Women over the age of 50 who follow a high-protein diet could be at higher risk for heart failure, especially if much of their protein comes from meat, according to preliminary research presented at the American Heart Association's Scientific Sessions 2016.
Researchers evaluated the self-reported daily diets of 103,878 women between the ages of 50 and 79 years, from 1993 to 1998. A total of 1,711 women developed heart failure over the study period. The rate of heart failure for women with higher total dietary protein intake was significantly higher compared to the women who ate less protein daily or got more of their protein from vegetables.
While women who ate higher amounts of vegetable protein appeared to have less heart failure, the association was not significant when adjusted for body mass.
"Higher calibrated total dietary protein intake appears to be associated with substantially increased heart failure risk while vegetable protein intake appears to be protective, although additional studies are needed to further explore this potential association," said Mohamad Firas Barbour, M.D., study author and internist at the Alpert Medical School of Brown University, Memorial Hospital of Rhode Island, in Pawtucket.
The findings were true regardless of age, race or ethnicity, level of education, or if the women had high blood pressure (2.9 percent), diabetes (8.3 percent), coronary artery disease (7.1 percent), anemia (3.4 percent), or atrial fibrillation (4.9 percent).
The subjects were all participants in the Women's Health Initiative, an ongoing, long-term national dietary survey investigating strategies for reducing heart disease, breast and colorectal cancer, and osteoporosis.
Researchers said other studies have found a link between increased protein from meat and cardiovascular risk in women.
"Our findings should be interpreted with caution, but it appears that following a high-protein diet may increase heart failure risk," Barbour said.
Because dietary self-reporting can be unreliable, the team also used special biomarker data to accurately calibrate daily protein intake -- doubly labeled water and urinary nitrogen. Doubly labeled water uses non-radioactive tracers to evaluate a person's metabolic energy while urinary nitrogen is used to determine actual amounts of dietary protein.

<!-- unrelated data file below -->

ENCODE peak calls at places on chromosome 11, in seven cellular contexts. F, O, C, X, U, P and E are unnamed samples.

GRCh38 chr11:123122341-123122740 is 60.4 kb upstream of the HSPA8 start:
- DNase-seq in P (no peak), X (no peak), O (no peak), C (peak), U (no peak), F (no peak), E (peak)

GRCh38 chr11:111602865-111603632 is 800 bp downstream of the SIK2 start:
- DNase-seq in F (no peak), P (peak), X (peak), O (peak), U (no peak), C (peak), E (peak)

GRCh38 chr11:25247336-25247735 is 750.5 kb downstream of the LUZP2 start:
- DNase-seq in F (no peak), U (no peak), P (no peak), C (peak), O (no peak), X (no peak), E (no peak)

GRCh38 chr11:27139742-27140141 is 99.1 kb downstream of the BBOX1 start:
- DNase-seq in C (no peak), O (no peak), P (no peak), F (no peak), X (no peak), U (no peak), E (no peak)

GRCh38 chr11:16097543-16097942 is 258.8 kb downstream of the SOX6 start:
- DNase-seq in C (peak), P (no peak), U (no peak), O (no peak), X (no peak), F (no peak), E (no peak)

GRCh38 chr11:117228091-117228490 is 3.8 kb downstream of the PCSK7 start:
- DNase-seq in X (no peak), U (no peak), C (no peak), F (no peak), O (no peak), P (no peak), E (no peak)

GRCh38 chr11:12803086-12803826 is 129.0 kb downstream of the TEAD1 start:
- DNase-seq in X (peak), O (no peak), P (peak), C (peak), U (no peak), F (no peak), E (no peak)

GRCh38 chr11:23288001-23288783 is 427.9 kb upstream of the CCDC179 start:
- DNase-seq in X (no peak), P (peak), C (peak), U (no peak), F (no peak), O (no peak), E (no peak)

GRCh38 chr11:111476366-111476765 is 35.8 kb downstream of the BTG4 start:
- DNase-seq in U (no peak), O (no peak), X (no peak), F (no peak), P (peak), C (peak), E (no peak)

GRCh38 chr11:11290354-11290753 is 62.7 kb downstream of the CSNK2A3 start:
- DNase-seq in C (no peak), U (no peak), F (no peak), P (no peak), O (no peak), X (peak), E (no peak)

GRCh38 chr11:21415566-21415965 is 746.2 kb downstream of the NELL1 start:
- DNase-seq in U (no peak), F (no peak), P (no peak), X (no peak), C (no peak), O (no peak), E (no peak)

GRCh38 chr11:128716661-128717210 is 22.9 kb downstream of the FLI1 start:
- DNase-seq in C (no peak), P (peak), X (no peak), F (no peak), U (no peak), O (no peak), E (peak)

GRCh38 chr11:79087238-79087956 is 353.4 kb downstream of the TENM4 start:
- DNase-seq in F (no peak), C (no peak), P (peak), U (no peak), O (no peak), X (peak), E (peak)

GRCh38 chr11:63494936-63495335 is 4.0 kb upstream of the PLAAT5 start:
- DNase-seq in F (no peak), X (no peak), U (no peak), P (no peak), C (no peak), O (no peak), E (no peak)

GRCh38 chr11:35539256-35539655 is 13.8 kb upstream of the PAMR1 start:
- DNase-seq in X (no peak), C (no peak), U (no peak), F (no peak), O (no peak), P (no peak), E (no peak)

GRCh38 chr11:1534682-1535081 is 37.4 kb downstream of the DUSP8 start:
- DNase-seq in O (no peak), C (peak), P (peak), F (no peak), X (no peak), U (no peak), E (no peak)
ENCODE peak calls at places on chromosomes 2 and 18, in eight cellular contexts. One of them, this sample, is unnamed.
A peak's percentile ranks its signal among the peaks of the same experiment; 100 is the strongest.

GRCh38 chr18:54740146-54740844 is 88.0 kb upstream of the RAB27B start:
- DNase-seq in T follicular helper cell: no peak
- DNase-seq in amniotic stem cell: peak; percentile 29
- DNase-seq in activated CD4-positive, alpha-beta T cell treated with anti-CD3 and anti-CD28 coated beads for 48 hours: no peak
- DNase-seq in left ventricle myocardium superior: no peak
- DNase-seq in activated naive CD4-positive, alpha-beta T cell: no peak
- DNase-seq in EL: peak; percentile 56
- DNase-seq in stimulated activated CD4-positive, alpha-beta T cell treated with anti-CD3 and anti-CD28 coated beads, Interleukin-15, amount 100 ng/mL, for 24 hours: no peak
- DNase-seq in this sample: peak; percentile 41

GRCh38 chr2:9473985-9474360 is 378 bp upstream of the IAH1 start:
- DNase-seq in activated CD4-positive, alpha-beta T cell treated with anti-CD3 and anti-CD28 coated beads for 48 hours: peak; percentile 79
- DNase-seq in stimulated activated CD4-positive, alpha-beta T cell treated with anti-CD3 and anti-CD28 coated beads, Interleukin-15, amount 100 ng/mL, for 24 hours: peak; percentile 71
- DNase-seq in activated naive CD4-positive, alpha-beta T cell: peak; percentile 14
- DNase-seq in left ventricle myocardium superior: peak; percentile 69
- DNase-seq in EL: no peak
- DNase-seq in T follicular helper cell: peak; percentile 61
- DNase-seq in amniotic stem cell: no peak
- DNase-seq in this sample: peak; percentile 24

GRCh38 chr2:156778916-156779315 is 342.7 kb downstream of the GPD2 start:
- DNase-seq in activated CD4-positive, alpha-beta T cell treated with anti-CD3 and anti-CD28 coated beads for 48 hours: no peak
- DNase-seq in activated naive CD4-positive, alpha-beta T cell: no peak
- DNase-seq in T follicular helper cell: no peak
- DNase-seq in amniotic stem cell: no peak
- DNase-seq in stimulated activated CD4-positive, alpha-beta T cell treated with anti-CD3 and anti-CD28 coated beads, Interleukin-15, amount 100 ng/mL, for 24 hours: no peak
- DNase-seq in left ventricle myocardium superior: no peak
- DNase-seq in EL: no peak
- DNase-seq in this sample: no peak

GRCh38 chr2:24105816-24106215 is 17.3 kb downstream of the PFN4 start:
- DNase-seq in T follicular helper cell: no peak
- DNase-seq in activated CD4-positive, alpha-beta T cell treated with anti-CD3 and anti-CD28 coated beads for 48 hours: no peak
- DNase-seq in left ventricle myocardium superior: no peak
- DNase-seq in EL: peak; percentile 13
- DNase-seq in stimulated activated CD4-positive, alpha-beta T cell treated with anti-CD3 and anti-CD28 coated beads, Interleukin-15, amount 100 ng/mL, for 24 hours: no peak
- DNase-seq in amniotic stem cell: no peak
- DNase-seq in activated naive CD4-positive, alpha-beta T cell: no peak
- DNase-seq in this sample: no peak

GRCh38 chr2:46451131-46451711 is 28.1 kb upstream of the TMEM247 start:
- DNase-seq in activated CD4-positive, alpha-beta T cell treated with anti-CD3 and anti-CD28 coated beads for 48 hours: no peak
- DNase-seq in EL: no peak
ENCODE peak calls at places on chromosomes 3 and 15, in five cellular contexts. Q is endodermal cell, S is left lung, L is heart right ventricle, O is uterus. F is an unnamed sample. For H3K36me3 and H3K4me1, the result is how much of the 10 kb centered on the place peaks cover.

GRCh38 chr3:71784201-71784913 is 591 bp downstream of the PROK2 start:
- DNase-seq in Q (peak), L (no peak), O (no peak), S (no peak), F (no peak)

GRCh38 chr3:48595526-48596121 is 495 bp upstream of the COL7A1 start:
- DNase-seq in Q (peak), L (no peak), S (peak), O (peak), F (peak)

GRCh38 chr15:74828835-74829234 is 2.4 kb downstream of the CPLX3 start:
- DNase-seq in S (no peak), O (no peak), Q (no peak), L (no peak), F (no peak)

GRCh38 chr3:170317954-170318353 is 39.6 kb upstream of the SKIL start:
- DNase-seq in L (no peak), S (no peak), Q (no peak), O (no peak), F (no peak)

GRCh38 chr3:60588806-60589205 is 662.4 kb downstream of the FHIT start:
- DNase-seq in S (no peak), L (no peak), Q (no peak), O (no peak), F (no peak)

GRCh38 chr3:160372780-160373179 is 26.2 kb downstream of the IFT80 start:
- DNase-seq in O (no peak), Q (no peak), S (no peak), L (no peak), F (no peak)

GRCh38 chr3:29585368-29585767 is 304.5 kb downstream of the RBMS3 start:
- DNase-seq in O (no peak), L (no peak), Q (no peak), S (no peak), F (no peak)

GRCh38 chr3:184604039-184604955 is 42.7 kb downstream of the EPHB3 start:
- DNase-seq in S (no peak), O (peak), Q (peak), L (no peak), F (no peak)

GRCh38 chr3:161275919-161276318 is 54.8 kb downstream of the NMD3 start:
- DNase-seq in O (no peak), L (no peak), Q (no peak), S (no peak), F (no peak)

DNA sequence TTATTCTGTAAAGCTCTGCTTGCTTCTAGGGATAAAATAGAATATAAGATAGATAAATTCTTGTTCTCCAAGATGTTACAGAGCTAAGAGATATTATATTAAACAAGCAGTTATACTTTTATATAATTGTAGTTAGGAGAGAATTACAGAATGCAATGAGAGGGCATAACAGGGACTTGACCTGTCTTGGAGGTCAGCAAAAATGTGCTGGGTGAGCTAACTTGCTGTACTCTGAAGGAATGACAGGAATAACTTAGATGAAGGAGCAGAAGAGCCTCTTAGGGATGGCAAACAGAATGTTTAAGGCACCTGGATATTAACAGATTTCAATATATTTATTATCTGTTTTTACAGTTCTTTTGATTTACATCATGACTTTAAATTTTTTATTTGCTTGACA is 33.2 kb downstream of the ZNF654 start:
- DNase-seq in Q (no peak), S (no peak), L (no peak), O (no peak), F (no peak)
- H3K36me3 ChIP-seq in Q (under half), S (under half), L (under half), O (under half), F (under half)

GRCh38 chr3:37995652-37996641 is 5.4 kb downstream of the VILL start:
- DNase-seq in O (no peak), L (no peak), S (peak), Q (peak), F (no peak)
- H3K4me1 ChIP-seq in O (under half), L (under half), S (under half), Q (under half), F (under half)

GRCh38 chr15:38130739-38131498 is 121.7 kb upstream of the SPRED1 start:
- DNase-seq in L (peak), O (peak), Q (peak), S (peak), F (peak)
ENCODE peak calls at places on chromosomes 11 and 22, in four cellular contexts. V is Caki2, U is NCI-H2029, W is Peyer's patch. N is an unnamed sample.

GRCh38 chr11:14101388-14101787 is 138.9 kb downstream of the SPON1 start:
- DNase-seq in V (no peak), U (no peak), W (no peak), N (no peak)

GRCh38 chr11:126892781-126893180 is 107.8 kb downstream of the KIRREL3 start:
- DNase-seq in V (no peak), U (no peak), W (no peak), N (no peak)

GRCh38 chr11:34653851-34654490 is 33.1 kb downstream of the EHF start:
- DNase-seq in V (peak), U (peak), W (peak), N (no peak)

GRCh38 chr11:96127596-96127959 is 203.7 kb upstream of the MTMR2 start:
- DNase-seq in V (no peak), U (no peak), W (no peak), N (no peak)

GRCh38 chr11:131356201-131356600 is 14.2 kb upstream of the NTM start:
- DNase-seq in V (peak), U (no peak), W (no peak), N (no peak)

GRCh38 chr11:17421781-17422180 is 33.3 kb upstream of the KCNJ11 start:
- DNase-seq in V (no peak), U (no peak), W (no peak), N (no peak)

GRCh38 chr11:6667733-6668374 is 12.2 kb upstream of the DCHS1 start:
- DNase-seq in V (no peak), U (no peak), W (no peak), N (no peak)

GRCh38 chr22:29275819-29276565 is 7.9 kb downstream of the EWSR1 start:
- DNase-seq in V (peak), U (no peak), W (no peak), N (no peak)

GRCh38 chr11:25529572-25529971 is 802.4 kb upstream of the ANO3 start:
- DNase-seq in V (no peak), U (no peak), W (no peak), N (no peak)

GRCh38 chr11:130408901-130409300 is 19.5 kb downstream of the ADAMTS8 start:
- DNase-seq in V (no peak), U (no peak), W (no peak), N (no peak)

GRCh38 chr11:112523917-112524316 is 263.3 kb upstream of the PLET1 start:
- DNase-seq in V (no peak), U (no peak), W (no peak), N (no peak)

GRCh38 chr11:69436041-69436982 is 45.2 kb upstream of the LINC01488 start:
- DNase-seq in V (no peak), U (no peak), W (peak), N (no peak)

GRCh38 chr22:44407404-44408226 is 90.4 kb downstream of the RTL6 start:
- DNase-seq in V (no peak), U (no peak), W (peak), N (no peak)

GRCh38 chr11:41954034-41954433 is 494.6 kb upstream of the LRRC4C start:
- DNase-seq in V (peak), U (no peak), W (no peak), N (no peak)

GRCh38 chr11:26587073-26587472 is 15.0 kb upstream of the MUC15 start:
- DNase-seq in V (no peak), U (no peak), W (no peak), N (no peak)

"We used self-reported intakes of total dietary protein, and the quantity of protein women obtained from meat and vegetables based upon the Food Frequency Questionnaire," Barbour said.
The Food Frequency Questionnaire is the most common dietary assessment tool used in large epidemiologic studies of diet and health. A self-administered booklet asks participants to report the frequency of consumption and portion size of approximately 125 items over a defined period.
"While a better understanding of dietary risk is still needed, it appears that heart failure among postmenopausal women is not only highly prevalent but preventable by modifying diet," Barbour said. "Heart failure is highly prevalent, especially in post-menopausal women; therefore, a better understanding of nutrition-related factors associated with heart failure is needed."
The American Heart Association recommends that people eat a dietary pattern that emphasizes fruits, vegetables, whole grains, low-fat dairy products, poultry, fish, and nuts while limiting red meat and sugary foods and beverages. For people who eat meat, choose lean meats and poultry without skin and eat fish at least twice a week -- preferably fish high in omega-3 fatty acids such as salmon, trout, and herring.
Disclaimer: DoveMed is not responsible for the adapted accuracy of news releases posted to DoveMed by contributing universities and institutions.